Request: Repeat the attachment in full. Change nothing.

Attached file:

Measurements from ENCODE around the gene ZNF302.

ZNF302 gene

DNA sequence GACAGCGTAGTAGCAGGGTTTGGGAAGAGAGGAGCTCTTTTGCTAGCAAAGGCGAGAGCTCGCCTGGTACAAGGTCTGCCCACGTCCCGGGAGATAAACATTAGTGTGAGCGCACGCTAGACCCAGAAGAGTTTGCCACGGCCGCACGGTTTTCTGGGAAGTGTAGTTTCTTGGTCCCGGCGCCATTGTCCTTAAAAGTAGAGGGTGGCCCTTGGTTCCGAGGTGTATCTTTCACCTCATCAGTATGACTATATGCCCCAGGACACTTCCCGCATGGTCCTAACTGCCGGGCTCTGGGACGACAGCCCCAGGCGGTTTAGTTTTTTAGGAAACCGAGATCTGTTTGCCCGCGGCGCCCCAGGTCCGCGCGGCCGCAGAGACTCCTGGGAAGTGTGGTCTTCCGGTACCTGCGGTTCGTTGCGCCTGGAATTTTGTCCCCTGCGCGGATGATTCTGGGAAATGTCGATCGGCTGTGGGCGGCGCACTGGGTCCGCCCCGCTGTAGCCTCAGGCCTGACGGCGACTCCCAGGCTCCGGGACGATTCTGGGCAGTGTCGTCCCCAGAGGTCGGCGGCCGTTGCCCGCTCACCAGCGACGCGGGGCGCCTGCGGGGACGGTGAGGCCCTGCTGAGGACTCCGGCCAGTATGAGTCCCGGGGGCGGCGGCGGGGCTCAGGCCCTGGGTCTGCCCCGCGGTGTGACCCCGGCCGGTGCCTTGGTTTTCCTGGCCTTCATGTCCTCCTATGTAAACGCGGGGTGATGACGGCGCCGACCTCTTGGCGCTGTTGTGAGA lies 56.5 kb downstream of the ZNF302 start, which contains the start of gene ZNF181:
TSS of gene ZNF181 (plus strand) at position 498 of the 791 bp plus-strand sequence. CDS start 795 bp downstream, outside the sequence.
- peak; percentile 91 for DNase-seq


Measurements from ENCODE around the gene ZNF302.

ZNF302 gene

DNA sequence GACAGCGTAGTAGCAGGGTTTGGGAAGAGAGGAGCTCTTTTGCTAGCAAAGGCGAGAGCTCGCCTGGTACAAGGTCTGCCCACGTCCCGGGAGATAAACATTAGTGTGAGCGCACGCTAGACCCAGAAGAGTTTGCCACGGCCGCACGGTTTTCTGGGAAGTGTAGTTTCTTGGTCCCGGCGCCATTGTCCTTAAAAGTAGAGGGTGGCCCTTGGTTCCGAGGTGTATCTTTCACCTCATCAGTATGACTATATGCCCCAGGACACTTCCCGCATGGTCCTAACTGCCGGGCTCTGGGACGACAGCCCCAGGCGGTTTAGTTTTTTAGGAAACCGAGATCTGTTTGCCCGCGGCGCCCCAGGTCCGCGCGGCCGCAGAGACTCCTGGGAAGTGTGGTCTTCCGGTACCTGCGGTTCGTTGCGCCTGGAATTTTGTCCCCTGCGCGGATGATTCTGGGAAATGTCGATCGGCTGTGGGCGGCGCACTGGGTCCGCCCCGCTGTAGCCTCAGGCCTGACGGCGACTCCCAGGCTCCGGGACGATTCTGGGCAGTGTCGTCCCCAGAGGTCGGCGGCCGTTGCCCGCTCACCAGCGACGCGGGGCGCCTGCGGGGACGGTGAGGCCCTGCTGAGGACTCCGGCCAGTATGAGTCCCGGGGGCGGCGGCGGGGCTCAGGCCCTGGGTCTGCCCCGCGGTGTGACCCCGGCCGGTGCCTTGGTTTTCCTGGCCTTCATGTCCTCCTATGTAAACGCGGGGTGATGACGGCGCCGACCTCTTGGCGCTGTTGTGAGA lies 56.5 kb downstream of the ZNF302 start, which contains the start of gene ZNF181:
TSS of gene ZNF181 (plus strand) at position 498 of the 791 bp plus-strand sequence. CDS start 795 bp downstream, outside the sequence.
- peak; percentile 91 for DNase-seq